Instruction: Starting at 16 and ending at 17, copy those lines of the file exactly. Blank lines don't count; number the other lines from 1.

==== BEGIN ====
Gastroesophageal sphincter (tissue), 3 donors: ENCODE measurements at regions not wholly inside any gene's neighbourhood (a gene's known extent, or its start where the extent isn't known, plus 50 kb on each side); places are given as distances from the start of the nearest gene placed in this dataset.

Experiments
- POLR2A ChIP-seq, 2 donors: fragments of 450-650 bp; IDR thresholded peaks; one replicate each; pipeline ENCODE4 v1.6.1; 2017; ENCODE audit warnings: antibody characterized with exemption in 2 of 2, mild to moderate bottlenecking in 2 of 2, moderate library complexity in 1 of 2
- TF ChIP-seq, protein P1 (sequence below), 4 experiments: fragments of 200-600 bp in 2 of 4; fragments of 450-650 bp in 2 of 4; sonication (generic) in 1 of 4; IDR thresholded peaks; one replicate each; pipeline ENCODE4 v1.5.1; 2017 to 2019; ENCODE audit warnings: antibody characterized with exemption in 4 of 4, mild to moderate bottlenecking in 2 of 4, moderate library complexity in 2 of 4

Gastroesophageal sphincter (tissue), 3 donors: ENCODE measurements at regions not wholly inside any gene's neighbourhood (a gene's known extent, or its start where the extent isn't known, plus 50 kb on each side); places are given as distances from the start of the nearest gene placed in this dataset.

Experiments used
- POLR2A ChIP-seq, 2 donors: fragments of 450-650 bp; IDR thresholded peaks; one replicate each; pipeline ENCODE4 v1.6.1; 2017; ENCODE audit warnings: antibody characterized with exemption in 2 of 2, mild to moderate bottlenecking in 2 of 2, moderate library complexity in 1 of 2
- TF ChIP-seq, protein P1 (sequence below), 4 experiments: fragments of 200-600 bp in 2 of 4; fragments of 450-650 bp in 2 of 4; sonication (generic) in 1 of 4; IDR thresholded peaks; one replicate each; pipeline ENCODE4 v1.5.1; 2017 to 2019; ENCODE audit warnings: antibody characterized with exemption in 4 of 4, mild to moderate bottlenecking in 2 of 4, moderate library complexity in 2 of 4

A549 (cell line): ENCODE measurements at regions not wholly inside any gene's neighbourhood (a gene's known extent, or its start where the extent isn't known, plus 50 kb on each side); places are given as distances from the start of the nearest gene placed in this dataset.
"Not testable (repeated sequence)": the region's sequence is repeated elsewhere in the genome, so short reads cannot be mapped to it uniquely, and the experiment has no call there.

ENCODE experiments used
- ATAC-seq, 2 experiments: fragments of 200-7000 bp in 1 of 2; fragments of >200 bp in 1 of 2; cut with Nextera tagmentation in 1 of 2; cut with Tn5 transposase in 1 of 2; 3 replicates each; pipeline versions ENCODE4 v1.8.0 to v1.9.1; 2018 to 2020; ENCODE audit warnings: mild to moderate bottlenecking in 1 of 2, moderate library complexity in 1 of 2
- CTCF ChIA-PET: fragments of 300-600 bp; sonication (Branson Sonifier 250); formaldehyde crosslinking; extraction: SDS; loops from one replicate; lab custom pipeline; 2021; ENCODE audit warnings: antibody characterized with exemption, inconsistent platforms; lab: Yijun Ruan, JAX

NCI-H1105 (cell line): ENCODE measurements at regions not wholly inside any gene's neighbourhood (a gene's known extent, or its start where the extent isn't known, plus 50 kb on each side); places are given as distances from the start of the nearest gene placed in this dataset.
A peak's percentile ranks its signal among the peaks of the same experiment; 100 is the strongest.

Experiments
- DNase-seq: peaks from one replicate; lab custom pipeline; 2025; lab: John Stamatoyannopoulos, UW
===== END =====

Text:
Experiments
- DNase-seq: peaks from one replicate; lab custom pipeline; 2025; lab: John Stamatoyannopoulos, UW